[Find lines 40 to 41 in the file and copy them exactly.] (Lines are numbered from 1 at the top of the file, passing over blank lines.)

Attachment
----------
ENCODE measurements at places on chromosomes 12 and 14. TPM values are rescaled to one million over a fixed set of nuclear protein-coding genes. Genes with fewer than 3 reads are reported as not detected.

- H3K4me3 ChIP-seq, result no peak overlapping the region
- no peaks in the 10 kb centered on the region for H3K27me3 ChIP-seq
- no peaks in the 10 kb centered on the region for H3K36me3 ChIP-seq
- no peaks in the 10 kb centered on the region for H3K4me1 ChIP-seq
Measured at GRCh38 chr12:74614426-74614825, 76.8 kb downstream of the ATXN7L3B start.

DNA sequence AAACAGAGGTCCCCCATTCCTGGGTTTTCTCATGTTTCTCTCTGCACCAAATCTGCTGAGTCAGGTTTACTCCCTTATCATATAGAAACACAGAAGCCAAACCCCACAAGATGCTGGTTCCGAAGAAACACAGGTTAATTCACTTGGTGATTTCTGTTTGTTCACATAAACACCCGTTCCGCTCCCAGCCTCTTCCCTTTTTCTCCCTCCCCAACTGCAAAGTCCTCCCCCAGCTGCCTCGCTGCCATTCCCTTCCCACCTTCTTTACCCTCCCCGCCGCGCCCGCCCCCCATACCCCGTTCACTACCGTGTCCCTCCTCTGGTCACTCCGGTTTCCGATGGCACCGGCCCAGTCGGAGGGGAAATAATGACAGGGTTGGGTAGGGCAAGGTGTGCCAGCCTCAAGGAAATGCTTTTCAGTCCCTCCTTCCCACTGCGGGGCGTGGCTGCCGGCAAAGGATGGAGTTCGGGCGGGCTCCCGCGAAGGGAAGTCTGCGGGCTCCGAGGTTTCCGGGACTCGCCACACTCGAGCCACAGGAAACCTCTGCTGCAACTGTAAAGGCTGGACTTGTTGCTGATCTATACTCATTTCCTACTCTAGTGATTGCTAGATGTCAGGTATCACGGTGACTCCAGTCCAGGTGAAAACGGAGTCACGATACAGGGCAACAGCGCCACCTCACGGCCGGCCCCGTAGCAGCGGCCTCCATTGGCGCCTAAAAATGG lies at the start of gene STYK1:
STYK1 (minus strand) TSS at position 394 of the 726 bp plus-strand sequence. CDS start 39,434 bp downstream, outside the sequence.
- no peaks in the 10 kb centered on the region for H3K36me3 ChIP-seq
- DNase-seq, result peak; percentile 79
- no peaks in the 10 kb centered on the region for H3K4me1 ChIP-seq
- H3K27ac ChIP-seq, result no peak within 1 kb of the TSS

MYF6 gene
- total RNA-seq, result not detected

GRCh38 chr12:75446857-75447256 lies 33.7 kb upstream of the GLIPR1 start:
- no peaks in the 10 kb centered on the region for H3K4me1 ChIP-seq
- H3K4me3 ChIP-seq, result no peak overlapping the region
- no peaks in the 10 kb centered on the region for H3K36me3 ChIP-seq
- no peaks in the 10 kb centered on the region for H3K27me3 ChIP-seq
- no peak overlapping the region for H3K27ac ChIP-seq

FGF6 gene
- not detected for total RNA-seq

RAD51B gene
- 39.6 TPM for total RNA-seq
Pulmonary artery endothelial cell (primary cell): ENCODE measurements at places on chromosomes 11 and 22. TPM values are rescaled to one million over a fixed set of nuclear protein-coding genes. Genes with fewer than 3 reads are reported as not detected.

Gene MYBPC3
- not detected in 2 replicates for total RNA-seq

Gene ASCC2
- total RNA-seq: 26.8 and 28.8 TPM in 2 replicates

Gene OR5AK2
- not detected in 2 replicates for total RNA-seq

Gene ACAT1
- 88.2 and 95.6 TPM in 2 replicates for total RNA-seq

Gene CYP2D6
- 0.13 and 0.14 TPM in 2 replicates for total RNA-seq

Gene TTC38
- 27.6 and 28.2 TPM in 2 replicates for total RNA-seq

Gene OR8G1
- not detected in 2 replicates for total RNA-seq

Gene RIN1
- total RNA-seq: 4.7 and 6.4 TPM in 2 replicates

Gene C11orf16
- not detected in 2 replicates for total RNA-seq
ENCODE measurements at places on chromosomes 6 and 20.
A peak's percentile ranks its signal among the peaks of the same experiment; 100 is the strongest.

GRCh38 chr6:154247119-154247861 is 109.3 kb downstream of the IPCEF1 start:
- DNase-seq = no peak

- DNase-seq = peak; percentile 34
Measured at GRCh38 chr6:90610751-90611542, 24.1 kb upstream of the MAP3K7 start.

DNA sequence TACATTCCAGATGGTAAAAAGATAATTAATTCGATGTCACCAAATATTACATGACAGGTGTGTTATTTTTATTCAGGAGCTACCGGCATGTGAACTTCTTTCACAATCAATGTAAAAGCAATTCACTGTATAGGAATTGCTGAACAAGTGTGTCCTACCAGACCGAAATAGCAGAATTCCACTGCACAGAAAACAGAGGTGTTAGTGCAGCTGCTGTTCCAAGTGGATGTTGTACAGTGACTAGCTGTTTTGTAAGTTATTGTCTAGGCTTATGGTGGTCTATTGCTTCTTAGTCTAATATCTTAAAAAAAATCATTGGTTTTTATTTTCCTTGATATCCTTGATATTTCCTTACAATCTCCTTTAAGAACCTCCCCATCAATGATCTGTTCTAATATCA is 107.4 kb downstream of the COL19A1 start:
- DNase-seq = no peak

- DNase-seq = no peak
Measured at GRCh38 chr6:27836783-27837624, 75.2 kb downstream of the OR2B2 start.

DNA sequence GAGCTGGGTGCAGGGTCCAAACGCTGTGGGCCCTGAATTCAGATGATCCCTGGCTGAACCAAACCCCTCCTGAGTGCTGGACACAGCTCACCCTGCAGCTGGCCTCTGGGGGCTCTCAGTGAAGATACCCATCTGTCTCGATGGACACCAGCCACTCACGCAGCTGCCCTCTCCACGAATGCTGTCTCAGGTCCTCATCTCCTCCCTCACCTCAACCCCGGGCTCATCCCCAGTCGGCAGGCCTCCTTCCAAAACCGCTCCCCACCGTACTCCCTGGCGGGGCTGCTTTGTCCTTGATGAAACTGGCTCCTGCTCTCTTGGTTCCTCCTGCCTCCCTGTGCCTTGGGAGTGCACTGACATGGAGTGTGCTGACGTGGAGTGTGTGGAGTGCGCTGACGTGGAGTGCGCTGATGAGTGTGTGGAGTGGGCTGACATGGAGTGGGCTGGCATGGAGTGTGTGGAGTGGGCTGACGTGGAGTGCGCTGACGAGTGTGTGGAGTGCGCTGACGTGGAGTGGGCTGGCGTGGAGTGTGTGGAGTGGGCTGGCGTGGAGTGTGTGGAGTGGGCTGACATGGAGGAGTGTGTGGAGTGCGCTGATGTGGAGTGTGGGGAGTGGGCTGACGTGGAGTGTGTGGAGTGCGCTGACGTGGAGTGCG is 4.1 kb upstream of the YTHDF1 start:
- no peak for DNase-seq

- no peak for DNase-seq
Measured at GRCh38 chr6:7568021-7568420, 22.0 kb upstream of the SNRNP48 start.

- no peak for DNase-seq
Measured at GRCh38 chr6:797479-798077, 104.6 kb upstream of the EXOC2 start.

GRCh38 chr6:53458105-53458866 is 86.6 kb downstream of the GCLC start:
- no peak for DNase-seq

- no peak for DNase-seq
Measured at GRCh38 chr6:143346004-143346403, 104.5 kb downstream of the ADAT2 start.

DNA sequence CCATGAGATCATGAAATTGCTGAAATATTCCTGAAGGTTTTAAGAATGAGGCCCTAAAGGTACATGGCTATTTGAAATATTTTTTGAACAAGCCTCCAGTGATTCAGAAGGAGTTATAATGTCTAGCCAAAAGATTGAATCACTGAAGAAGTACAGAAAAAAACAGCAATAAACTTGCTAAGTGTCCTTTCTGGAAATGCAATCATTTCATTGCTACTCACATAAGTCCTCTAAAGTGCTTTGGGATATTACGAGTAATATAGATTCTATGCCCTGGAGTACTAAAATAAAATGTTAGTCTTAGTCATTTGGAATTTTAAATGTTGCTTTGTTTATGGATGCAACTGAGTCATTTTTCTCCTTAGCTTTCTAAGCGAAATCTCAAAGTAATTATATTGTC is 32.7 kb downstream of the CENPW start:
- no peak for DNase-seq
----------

Gene RIN1
- total RNA-seq: 4.7 and 6.4 TPM in 2 replicates